Ottawa is busy with events and things to do during winter, making it an ideal destination for travellers.
One of the most popular events is the Ottawa Christmas Market, also one of Canada’s biggest holiday markets.
I’ll provide details to help plan your visit in this guide, including confirmed 2023 dates, opening times, locations and what to expect when you’re there.
Ottawa Christmas Market 2023
The Christmas market in Ottawa (the Marché de Noël) is styled after traditional European markets. It’s located in the lively Glebe neighbourhood.
On Fridays to Sundays in the lead up to Christmas, you can explore more than 45 Christmas cabins selling local goods, enjoy live performances, and indulge in seasonal food and drinks.
The market has special hours from Wednesday to Saturday in the final week before Christmas.
This family-friendly event is free, making it an accessible celebration.
Dates and Location
Ottawa Christmas Market dates: 24th November to 23rd December 2023.
Location: Aberdeen Square.
Friday: 5pm to 10pm.
Saturday: 10am to 10pm.
Sunday: 10am to 8pm.
Wednesday 20th December: 5pm to 10pm.
Thursday 21st December: 5pm to 10pm.
Christmas Day: Closed.
Christmas lights: No switch on date.
Santa: Yes, with crafts for kids.
Ice skating: Yes, at Lansdowne.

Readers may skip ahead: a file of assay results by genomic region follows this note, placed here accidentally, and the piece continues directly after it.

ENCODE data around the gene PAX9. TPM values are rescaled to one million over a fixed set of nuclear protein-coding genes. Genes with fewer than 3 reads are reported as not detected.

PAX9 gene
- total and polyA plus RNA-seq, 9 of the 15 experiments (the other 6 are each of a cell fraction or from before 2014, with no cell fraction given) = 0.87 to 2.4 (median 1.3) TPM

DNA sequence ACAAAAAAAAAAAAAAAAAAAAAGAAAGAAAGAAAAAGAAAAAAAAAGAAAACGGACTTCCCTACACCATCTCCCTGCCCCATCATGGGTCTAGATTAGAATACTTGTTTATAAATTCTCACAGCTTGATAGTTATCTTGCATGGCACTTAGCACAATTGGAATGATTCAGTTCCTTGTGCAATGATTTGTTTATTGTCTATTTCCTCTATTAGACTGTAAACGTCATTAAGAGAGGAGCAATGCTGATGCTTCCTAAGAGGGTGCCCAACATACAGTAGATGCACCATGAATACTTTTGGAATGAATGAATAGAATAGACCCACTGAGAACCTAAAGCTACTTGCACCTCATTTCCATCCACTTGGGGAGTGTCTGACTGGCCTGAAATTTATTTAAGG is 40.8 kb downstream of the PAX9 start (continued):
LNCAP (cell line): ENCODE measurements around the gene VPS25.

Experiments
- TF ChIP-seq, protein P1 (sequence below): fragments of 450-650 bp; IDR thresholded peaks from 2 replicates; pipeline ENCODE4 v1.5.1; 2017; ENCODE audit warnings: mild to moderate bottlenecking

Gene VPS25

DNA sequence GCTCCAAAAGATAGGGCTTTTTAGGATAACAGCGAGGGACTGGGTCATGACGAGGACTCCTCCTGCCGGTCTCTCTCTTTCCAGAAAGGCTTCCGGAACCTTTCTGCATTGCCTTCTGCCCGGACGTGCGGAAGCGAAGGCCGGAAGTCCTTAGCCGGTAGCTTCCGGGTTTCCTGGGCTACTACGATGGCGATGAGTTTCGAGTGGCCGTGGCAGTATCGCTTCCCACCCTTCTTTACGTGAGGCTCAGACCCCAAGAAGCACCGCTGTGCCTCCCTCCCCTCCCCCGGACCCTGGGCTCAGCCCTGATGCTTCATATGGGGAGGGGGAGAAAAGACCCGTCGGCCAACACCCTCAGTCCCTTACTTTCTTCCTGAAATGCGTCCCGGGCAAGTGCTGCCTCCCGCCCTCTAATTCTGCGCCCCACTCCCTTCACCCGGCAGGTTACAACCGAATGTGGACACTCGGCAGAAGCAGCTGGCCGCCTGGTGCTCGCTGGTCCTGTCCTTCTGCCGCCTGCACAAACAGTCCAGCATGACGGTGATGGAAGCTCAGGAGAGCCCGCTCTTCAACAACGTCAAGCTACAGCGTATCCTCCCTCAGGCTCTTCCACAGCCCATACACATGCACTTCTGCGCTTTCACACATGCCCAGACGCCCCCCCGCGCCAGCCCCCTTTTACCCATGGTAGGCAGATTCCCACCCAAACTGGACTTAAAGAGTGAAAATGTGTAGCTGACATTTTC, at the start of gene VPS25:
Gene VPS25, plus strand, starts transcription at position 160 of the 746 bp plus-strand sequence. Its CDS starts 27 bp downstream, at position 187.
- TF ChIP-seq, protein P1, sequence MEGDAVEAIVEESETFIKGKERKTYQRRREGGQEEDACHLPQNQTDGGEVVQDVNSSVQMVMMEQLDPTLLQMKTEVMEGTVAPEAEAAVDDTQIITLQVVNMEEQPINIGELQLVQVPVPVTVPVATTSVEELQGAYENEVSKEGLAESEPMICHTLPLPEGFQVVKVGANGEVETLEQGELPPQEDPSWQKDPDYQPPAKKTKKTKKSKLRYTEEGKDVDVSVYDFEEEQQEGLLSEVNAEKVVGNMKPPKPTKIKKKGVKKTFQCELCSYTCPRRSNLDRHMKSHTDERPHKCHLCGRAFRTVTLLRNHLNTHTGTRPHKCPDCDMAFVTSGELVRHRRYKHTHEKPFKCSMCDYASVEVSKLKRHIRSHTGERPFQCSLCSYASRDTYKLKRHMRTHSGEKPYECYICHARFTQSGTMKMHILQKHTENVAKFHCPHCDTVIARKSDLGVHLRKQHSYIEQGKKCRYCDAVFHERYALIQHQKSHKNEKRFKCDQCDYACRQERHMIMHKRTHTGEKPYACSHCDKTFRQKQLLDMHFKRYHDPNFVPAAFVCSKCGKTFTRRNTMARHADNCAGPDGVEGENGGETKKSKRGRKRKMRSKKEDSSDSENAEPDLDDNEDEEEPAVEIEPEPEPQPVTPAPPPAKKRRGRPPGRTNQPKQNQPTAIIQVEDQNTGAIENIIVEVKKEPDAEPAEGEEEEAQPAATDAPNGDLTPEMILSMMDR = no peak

Vegetarian: Yes, plenty of options.
Vegan: Yes, plenty of options.
Gluten free: Yes, but limited.
Pet-friendly: Yes, but not recommended during busy periods.
Parking: Please take public transport to help limit congestion.
Reason to visit: European-inspired market, one of the biggest in Canada.
Recommended tour: ByWard Market food tour.
Food specialities: Beavertails, tourtière, maple treats, butter tarts, spruce beer, Nanaimo bars.
Where to stay: The Metcalfe is a highly-rated hotel in Downtown Ottawa.
Hotels near Ottawa Christmas Market
Although the Christmas market is located in the Glebe neighbourhood, I recommend staying in the downtown area for convenience or in the bustling ByWard Market neighbourhood.
Specifically, I suggest staying at The Metcalfe Hotel, one of the most popular hotels in Downtown Ottawa.
Location of Ottawa Christmas Market
Recommended Walking Tours
A city tour of Ottawa is an excellent way to familiarise yourself with the city’s interesting history and diverse culture.
You could take a regular city tour, but I think this ByWard Market food tour is a better option.
With this food tour, you can see some of the city’s highlights while gaining insight into the local culture via its cuisine.
I recommend checking out my guide to the Christmas markets in Canada, which includes all the best places to visit in 2023.
Christmas in Ottawa
Beavertails: These are whole-wheat pastries stretched to resemble a beaver’s tail, fried and then topped with sweet additions. Originating in Ottawa, they’re a treat you should definitely sample. They can be sprinkled with cinnamon sugar, spread with chocolate, or loaded with other toppings.
Tourtière: A classic French-Canadian pie filled with finely diced pork, beef, and spices. It has roots in Québec but has become a favourite across Canada, especially during Christmas.